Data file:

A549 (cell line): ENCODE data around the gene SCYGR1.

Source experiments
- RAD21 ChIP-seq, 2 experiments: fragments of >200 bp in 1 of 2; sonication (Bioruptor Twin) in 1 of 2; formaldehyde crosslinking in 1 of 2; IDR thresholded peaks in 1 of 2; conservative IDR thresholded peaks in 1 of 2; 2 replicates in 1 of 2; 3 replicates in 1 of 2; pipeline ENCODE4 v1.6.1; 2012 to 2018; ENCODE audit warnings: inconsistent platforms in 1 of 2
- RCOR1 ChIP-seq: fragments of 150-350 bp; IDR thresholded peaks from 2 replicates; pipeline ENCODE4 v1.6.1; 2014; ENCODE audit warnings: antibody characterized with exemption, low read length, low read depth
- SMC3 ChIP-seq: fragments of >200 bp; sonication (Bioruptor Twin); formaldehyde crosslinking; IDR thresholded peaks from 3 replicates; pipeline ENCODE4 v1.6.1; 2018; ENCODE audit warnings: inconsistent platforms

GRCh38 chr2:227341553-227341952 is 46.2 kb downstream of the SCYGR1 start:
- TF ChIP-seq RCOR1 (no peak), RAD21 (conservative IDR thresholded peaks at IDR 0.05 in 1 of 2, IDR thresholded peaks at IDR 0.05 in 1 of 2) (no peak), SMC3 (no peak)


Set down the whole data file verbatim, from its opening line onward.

A549 (cell line): ENCODE data around the gene SCYGR1.

Source experiments
- RAD21 ChIP-seq, 2 experiments: fragments of >200 bp in 1 of 2; sonication (Bioruptor Twin) in 1 of 2; formaldehyde crosslinking in 1 of 2; IDR thresholded peaks in 1 of 2; conservative IDR thresholded peaks in 1 of 2; 2 replicates in 1 of 2; 3 replicates in 1 of 2; pipeline ENCODE4 v1.6.1; 2012 to 2018; ENCODE audit warnings: inconsistent platforms in 1 of 2
- RCOR1 ChIP-seq: fragments of 150-350 bp; IDR thresholded peaks from 2 replicates; pipeline ENCODE4 v1.6.1; 2014; ENCODE audit warnings: antibody characterized with exemption, low read length, low read depth
- SMC3 ChIP-seq: fragments of >200 bp; sonication (Bioruptor Twin); formaldehyde crosslinking; IDR thresholded peaks from 3 replicates; pipeline ENCODE4 v1.6.1; 2018; ENCODE audit warnings: inconsistent platforms

GRCh38 chr2:227341553-227341952 is 46.2 kb downstream of the SCYGR1 start:
- TF ChIP-seq RCOR1 (no peak), RAD21 (conservative IDR thresholded peaks at IDR 0.05 in 1 of 2, IDR thresholded peaks at IDR 0.05 in 1 of 2) (no peak), SMC3 (no peak)